From our experience we can say that after these steps it’s much easier to manage the project in the future.

3.Make additional changes to project without adapting the plan or budget.

The client wants to add another small feature or change an existing one? That’s okay. We can do that right now and get back to the rest of the plan. This is last change for sure.

In Fact:

Actually - no. It’s not the last change. Changes in the project scope are normal. They will always occur. The world is сhanging every day. But, the main question is how to deal with them. If the time and cost are fixed, any new changes can lead to additional team stress and force them to work overtime. That increases the internal project cost or decreases its quality.


If after a demo, client wants to add any changes in functionality, we usually offer them 2 options to choose from:

We can make them in the next iteration, moving another lower priority functional to future versions, adapting plan and budget.
We can add these changes to the backlog and create another iteration with the additional tasks after the development of approved initially agreed functionality.
This encourages teamwork and improves the final result. It also helps avoiding scope creep.

4.Don’t pay any attention to the project while it is under development.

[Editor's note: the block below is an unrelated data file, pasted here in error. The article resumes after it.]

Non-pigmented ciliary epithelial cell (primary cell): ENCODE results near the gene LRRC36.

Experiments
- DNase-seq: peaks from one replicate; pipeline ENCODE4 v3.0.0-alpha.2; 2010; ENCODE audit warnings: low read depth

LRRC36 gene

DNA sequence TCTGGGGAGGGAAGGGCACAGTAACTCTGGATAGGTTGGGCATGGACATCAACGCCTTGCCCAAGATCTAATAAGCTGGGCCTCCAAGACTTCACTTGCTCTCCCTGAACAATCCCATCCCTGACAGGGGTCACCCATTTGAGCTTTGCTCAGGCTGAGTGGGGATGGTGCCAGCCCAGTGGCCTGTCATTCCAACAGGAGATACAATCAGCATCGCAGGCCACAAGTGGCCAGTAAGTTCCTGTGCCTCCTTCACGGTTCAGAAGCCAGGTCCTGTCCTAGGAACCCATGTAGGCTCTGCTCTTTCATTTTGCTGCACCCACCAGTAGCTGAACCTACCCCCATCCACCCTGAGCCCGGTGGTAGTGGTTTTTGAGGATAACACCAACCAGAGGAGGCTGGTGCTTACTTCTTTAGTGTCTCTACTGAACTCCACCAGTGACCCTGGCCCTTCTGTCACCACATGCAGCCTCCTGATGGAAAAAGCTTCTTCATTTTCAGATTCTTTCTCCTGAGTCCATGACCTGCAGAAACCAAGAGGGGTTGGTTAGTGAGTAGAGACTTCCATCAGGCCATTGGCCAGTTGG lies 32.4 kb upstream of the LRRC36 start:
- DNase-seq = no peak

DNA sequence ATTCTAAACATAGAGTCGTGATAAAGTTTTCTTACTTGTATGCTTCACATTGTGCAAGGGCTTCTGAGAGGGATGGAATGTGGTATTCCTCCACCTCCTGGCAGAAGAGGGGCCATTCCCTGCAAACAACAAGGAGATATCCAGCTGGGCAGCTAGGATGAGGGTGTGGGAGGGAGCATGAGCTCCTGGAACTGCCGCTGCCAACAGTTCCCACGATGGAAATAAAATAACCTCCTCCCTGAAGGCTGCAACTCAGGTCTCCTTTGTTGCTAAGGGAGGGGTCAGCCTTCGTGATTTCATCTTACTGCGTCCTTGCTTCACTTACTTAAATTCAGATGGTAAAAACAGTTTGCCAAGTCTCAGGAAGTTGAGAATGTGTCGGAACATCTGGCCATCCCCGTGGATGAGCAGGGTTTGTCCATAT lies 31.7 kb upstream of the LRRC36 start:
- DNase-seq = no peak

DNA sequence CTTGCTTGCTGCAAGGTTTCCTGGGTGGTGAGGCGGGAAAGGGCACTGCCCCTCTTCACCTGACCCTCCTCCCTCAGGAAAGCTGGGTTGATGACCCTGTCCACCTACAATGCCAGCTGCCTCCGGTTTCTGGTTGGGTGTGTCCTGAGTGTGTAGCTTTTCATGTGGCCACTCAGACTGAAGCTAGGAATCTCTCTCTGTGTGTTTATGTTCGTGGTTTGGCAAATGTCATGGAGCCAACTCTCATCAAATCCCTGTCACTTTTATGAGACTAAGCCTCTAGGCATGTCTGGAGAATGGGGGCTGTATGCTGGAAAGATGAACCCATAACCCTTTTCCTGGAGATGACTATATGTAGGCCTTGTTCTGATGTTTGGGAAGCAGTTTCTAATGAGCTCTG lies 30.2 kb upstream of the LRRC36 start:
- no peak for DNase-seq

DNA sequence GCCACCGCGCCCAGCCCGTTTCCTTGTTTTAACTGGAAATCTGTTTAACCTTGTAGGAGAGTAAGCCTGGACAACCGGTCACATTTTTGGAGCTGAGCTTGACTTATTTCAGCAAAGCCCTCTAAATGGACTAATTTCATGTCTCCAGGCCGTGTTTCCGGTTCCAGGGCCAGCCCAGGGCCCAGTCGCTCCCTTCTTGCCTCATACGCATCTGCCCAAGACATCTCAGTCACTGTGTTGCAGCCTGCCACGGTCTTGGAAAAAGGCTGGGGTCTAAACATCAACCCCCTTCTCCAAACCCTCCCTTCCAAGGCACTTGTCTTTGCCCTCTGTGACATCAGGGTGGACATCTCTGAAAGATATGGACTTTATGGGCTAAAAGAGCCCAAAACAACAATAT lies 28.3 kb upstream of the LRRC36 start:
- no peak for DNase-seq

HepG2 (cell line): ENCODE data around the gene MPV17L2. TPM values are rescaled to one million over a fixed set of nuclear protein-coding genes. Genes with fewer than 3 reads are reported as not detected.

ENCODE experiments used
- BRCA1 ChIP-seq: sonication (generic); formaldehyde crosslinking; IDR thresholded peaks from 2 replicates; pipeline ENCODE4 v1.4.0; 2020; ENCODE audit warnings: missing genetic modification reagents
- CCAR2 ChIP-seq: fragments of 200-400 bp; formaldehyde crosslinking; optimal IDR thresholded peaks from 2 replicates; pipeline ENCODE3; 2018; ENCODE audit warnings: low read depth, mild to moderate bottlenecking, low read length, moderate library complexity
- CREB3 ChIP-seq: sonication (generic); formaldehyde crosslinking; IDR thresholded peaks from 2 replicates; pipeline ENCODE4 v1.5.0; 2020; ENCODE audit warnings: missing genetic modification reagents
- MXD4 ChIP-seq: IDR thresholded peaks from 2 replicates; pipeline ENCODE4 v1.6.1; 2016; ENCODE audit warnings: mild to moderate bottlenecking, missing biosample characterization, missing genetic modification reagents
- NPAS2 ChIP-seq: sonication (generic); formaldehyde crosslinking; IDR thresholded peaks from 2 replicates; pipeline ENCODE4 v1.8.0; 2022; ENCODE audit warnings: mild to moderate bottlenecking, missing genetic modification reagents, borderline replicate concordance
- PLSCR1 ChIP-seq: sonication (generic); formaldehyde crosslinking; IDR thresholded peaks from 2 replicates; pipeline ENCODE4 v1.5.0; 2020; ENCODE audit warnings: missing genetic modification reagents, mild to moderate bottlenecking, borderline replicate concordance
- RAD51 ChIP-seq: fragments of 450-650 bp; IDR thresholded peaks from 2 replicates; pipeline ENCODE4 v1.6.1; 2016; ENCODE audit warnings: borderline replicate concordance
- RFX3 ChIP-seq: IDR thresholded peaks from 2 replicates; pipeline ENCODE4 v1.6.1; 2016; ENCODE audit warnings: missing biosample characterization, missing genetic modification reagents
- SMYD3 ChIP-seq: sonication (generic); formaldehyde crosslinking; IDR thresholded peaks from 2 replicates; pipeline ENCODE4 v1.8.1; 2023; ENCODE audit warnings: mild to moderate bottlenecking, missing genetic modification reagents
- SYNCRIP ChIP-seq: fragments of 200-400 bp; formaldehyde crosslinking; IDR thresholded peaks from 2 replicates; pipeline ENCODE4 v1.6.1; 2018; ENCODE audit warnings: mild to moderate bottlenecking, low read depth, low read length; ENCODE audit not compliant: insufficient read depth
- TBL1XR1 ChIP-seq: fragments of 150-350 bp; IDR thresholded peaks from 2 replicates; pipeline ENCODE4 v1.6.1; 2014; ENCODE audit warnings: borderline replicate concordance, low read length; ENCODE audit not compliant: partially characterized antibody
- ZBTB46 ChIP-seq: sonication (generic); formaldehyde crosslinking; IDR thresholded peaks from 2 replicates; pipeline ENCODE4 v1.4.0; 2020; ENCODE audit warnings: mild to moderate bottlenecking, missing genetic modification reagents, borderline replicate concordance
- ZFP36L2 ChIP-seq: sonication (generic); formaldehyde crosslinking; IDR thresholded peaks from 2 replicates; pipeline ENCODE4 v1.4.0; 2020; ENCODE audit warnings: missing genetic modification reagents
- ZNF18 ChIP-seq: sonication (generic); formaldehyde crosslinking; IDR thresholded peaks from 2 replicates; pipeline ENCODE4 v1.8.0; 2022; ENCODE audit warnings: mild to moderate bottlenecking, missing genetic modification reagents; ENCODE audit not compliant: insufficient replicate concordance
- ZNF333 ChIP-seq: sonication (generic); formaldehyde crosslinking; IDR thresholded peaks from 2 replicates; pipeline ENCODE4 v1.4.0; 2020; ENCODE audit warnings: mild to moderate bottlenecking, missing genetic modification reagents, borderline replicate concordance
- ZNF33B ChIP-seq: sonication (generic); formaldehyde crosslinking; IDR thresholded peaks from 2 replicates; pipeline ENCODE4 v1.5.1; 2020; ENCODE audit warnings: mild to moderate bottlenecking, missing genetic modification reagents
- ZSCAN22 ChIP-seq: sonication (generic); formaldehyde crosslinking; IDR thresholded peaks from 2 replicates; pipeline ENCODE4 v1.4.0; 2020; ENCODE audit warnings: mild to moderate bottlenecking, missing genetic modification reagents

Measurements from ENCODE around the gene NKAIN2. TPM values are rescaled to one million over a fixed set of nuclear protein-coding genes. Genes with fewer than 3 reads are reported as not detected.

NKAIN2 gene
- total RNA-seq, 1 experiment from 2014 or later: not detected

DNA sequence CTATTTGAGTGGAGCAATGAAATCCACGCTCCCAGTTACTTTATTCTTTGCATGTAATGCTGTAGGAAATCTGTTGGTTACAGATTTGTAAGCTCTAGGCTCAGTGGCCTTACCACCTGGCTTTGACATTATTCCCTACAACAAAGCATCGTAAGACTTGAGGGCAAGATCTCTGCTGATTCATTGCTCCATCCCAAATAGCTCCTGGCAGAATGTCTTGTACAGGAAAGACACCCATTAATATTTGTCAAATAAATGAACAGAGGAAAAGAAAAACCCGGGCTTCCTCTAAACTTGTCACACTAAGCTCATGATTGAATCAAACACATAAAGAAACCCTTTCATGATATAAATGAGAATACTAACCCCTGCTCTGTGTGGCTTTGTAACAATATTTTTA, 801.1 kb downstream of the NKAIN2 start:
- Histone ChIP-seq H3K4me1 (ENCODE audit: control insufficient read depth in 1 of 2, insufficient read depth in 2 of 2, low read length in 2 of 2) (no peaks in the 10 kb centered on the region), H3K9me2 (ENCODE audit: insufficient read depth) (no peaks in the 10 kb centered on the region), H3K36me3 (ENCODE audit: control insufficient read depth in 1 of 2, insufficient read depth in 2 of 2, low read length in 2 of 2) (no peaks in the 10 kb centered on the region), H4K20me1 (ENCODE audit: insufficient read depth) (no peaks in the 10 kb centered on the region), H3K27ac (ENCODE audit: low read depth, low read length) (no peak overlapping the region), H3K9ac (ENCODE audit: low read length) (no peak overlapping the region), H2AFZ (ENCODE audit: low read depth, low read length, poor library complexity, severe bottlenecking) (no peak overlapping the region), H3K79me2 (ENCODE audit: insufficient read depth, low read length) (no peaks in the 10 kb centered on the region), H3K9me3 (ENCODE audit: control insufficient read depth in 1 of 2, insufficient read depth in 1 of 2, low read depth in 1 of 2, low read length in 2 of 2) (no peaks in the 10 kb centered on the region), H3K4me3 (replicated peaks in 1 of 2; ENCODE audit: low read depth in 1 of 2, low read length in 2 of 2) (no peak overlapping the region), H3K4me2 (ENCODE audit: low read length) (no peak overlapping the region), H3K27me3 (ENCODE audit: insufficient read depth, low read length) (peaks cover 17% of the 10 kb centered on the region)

They can do everything without me. The tasks are clear. They can ask the client if anything is unclear. It’s better to get the final invoice ready and wait for the delivery date.

In Fact:

This invoice may never be sent. Even if your project requirements are perfectly specified, there usually a lot of questions that come up during the development process. In the other hand, you should not drop out of the conversation with the customer. Keeping every part of the project on track so that everyone can make the right decisions is one of the key tasks of the project manager.


You should help a client who speaks the language of business to communicate with a team that thinks in a more technical way. However it’s important to not became a micromanager - control every small step of the team and come to the customer with every trifle. This will only cause irritation.

Project Managers at Mind Studios interact with members of the technical team and the client as often as it takes, trying to keep the balance. At the same time, it doesn’t prevent them from thinking about the project much more frequently.


Usually before a new project starts, all the team members and the client are excited. They envision the ideal product at the end of the development process in their mind and how users writing positive reviews. Keeping this feeling alive throughout the whole project is the art of project management. At Mind Studios we always think about how to improve the development process and find better ways to communicate with our clients. This is what helps us create more and more amazing products. And that inspires us.

Good luck with your projects!